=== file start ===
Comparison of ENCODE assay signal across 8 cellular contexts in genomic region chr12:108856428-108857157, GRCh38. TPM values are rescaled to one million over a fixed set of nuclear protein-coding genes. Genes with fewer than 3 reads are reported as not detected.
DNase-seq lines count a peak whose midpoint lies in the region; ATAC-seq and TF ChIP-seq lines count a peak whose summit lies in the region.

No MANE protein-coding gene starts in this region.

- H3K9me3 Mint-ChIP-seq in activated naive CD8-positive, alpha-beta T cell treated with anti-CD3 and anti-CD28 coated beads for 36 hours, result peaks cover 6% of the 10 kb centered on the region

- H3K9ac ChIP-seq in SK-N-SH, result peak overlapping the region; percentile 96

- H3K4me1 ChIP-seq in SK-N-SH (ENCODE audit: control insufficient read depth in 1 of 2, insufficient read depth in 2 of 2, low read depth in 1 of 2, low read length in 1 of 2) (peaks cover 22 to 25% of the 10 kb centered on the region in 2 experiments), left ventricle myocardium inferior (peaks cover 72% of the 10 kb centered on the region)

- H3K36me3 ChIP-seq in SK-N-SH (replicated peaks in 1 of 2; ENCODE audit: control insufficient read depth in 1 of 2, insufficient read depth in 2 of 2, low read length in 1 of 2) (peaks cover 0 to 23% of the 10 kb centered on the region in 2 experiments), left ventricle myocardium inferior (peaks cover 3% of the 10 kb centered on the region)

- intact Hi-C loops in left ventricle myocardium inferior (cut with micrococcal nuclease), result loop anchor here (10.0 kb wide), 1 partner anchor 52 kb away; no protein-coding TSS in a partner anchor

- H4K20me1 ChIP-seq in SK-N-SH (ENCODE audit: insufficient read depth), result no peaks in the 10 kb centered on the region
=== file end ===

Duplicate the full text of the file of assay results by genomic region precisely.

Comparison of ENCODE assay signal across 8 cellular contexts in genomic region chr12:108856428-108857157, GRCh38. TPM values are rescaled to one million over a fixed set of nuclear protein-coding genes. Genes with fewer than 3 reads are reported as not detected.
DNase-seq lines count a peak whose midpoint lies in the region; ATAC-seq and TF ChIP-seq lines count a peak whose summit lies in the region.

No MANE protein-coding gene starts in this region.

- H3K9me3 Mint-ChIP-seq in activated naive CD8-positive, alpha-beta T cell treated with anti-CD3 and anti-CD28 coated beads for 36 hours, result peaks cover 6% of the 10 kb centered on the region

- H3K9ac ChIP-seq in SK-N-SH, result peak overlapping the region; percentile 96

- H3K4me1 ChIP-seq in SK-N-SH (ENCODE audit: control insufficient read depth in 1 of 2, insufficient read depth in 2 of 2, low read depth in 1 of 2, low read length in 1 of 2) (peaks cover 22 to 25% of the 10 kb centered on the region in 2 experiments), left ventricle myocardium inferior (peaks cover 72% of the 10 kb centered on the region)

- H3K36me3 ChIP-seq in SK-N-SH (replicated peaks in 1 of 2; ENCODE audit: control insufficient read depth in 1 of 2, insufficient read depth in 2 of 2, low read length in 1 of 2) (peaks cover 0 to 23% of the 10 kb centered on the region in 2 experiments), left ventricle myocardium inferior (peaks cover 3% of the 10 kb centered on the region)

- intact Hi-C loops in left ventricle myocardium inferior (cut with micrococcal nuclease), result loop anchor here (10.0 kb wide), 1 partner anchor 52 kb away; no protein-coding TSS in a partner anchor

- H4K20me1 ChIP-seq in SK-N-SH (ENCODE audit: insufficient read depth), result no peaks in the 10 kb centered on the region